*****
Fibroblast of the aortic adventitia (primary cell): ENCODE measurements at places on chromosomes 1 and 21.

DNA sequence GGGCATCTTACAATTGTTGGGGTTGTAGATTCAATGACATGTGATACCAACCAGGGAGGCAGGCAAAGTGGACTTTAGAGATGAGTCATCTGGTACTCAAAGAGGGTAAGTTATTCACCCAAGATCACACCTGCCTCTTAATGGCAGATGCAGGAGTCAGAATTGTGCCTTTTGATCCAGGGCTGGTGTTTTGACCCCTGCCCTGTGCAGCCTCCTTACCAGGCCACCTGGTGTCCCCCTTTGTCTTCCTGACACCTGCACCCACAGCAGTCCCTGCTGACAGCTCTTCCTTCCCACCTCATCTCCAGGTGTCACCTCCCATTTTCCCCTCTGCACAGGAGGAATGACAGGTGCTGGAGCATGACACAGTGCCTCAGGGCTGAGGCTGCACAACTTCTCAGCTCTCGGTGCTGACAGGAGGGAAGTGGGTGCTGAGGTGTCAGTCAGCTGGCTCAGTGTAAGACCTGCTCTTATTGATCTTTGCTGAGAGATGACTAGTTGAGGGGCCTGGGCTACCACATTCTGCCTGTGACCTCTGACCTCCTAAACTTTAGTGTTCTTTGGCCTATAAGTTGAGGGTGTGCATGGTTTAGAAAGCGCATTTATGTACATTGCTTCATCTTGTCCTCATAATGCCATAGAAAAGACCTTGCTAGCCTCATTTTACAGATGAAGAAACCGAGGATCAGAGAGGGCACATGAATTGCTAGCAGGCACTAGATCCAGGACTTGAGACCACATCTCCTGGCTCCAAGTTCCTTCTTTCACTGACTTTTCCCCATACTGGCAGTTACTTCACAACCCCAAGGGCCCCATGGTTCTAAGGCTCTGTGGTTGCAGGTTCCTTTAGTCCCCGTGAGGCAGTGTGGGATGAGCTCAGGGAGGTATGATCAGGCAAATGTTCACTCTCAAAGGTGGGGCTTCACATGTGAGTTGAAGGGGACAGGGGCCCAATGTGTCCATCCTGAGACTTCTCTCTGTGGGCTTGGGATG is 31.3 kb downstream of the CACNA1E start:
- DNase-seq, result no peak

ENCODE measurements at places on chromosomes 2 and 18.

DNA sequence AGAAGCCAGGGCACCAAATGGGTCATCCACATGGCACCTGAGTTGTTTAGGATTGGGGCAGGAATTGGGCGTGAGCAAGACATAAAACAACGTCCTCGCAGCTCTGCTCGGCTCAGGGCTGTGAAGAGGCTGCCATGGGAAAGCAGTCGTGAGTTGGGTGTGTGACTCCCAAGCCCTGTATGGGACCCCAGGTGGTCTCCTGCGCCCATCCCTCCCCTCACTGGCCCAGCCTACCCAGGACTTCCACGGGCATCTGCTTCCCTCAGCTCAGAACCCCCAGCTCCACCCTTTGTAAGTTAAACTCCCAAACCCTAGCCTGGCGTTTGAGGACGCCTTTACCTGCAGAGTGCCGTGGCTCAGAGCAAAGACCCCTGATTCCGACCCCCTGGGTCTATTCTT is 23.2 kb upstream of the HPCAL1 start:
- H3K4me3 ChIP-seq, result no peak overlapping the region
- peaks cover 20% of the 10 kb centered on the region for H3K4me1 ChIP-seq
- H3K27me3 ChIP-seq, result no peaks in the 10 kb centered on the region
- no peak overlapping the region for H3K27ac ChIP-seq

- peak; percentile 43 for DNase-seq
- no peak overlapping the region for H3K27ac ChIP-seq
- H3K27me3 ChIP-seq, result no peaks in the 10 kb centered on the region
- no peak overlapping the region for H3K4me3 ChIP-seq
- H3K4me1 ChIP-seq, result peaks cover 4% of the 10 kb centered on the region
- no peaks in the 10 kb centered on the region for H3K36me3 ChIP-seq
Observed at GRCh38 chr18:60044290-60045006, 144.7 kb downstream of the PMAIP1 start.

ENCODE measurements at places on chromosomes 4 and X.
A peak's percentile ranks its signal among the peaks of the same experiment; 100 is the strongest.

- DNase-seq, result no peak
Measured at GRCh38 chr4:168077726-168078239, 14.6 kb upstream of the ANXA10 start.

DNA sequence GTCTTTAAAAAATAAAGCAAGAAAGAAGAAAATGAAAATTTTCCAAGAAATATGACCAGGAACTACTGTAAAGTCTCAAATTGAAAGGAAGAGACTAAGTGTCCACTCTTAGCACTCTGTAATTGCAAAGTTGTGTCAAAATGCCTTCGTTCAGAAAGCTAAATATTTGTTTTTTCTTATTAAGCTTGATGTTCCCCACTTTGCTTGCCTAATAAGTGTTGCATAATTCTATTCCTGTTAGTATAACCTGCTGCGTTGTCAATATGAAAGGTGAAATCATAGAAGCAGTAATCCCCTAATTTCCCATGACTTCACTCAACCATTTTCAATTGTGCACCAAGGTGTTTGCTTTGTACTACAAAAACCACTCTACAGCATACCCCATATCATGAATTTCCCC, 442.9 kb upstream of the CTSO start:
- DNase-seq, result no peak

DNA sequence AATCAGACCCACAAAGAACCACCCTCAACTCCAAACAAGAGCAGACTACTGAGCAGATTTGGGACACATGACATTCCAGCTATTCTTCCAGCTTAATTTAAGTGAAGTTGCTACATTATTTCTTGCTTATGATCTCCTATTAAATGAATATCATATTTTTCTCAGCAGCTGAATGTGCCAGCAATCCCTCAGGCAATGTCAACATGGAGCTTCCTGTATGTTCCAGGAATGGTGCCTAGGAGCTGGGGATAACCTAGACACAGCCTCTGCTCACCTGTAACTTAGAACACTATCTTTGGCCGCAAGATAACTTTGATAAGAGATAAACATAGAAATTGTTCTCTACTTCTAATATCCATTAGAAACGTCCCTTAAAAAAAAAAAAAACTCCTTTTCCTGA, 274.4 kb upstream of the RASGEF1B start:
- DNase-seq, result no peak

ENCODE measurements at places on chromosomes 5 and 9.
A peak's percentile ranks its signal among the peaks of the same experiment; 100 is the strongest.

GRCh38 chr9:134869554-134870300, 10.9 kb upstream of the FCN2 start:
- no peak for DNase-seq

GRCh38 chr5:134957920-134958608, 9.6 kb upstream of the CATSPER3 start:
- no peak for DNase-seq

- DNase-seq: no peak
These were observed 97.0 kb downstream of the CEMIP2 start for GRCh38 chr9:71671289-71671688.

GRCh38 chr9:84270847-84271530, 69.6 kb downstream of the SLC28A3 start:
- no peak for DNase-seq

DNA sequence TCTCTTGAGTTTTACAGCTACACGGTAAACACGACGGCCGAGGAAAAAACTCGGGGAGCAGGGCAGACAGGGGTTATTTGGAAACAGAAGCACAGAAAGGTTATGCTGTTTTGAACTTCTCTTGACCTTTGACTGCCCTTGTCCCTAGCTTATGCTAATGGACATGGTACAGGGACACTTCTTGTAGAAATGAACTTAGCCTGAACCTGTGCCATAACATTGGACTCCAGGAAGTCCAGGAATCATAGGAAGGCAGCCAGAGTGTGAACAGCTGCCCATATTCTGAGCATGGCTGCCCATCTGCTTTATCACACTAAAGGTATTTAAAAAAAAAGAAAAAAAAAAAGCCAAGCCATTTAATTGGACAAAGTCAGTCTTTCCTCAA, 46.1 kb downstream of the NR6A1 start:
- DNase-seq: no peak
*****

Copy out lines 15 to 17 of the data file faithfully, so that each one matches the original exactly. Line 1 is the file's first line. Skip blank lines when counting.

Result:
- no peaks in the 10 kb centered on the region for H3K36me3 ChIP-seq
Observed at GRCh38 chr18:60044290-60045006, 144.7 kb downstream of the PMAIP1 start.

ENCODE measurements at places on chromosomes 4 and X.